A photography community initiative in response to the Australian Bushfire Catastrophe

Photography by Tina Bingham of Katherine WIlliams with her family

When the value of photography is revealed

Regeneration is before you.

But first, let’s rewind.

February 22nd 2011

It was violent and deadly, it took out our Christchurch studio in just 10 seconds. I thanked my lucky stars, for that day, my shoot had postponed, and it was the only day that week I wasn’t booked and was working at home. Liquid jumped from my teacup, just a splash, it wasn’t even enough for the cup to fall. I was home with my family, and as we live 45 minutes from the city our home was barely touched from the cities disaster. We never got back into that studio (our second studio), never retrieved anything, not even the sign we had proudly hung on the door.

September 4th 2010

We rollback 6 months, thrown out of bed and thrust into the walls as we ran for the kids. Disoriented and fearful, it was when the months’ of angst and uncertainty began. And when our very first studio; albeit a modest one we shared with another photographer; crumbled down in the quake that became the first of many.

But this is a message of regeneration, so I don’t wish to dwell on destruction. While it may not feel like it yet, renewal is before you.

In Australia, you are going through something different, I can’t pretend to relate to your specific circumstance. But I wholeheartedly believe that devastating events and the disquiet that surrounds them can help to inaugurate a new sense of community strength. And can also propel your business in ways you may be yet to even imagine. 

When Christchurch was hammered with thousands of earthquakes over what ended up being years. The tighter natures grip squeezed the more humanity fought back.

After our second studio fell, a friend offered her studio on an ‘as needed’ basis. Real estate had become desperately scarce, and opportunist landlords tripled asking rent and insisted on minimum lease terms of 6 years. Purchasing became impossible, as engineers had a 1.5-year wait list for small fries like us. No engineers report meant no insurance. 

Other Christchurch photographers were much worse off, they had lost their homes, and studios all in one go. We had it easy, really. 

By June 2011 the heritage building our second studio sat within was demolished. In the media photos, we could see our white leather couch splayed in the rubble.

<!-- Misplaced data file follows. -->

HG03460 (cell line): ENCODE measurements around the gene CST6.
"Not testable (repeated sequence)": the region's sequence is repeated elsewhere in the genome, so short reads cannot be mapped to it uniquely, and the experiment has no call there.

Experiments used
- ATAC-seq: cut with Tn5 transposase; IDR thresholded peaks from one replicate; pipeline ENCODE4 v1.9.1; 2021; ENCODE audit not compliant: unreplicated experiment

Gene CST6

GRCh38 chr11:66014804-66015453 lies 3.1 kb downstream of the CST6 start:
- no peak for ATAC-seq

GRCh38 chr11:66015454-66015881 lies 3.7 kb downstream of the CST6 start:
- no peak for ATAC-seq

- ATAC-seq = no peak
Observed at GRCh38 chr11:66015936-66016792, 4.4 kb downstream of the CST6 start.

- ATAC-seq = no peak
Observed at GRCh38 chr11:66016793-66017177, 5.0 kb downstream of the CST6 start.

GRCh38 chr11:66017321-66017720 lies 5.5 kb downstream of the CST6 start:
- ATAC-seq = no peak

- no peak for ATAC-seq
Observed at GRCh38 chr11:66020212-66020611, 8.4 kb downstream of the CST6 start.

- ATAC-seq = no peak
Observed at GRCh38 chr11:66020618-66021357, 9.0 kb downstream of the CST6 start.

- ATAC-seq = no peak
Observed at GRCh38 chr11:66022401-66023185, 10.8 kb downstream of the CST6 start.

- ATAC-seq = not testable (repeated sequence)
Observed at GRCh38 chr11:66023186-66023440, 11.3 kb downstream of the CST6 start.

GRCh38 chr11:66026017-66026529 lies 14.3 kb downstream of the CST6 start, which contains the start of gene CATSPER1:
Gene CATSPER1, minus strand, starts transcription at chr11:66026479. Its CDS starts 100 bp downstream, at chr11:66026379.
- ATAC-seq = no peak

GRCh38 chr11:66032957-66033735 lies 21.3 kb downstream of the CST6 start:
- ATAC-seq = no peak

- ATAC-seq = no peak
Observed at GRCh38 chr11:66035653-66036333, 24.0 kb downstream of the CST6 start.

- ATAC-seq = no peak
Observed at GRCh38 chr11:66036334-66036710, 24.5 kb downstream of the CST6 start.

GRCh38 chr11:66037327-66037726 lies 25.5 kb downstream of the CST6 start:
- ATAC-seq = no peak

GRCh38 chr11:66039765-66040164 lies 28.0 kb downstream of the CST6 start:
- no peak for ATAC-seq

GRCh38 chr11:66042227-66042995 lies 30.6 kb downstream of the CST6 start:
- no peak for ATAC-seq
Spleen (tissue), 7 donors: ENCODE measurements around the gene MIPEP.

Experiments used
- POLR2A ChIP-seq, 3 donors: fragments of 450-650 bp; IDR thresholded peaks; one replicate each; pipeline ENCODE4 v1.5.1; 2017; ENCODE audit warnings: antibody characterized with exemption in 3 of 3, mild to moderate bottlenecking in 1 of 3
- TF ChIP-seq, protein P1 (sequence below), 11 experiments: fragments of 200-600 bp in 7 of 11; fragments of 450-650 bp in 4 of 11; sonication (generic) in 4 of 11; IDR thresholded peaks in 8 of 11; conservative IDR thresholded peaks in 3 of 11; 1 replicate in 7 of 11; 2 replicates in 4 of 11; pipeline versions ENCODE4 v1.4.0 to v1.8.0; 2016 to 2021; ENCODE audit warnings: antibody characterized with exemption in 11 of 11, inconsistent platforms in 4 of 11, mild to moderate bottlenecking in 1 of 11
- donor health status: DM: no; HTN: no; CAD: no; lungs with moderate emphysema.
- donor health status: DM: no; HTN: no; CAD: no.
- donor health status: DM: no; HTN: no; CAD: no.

Eventually, our generous friend decided to leave her lease, an opportunity for us to take over was the obvious move, and where we would stay until September 2013. The studio was closer to home, but over 30 minutes from the city was far from ideal for our clients. I didn’t love the space, but it allowed us to function. 

Winter had come, and so had the money. For something remarkable had happened, re-evaluation. People reevaluated their priorities, often dramatically. Suddenly, to our great surprise, people who hadn’t considered the importance of photography let it take precedence over the bling of the latest appliances, tech, cars and clothes. Existing clients increased their orders, 2K clients became 10K clients. And did so with heightened gratitude. While my ego begged for the perfect place to bring clients, this was superfluous at that time. The reality of what brought revenue over this period was listening and meeting our clients’ needs, and giving the very best service we could. Photography had its status elevated to being of utmost importance.

Many people had lost their homes or business premises or had significant damage. And many times a healthy insurance payout coupled with reprioritising values drove buying decisions to us. Not wanting to refill personal spaces with meaningless clutter, but to fill it with something of meaning. Openings were provided to establish a more profound connection with clients on why we do what we do for people, and people got it. 

These were the times when the value of photography truly revealed itself.

It took 6 months for revenues to skyrocket, and then we had what was consistently strong revenue for the 2 years that followed. In the financial year ending 2012, we had the highest profits we have ever experienced. And although I have nothing to measure the data on customer satisfaction – I’d say that was also at an all-time high. 

Of course, like all things in life. Not all are equal. Some people did exceptionally well financially out of the disaster, and some suffered great hardship. It’s a given that sensitivity to each different circumstance is required, but also know – it’s ok to prosper. Your earnings are, after all, a direct reflection of how well you are serving society. And in the months to come, you have never had such an opportune time to serve your community in a meaningful way.

Katherine Williams, Christchurch NZ
NZIPP NZ Professional Photographer of the Year 2019, 2016
Grand Master NZIPP | Master of Photography AIPP

tandemphotography.co.nz
katherinewilliams.co.nz

Listen to Katherine’s interview with Andrew Hellmich from PhotobizXposed

 

 

More inspirational stories and posts...

Business Help
Katherine Williams

When the value of photography is revealed

Regeneration is before you. But first, let’s rewind. February 22nd 2011 It was violent and deadly, it took out our Christchurch studio in just 10 seconds. I thanked my lucky stars, for that day, my shoot had postponed, and it was the only day that week I wasn’t booked and was working at home. Liquid

Read More »

Project Recapture is a collaborative initiative between

Image Credit: Matt Palmer

Our Generous Supporters

Scroll to Top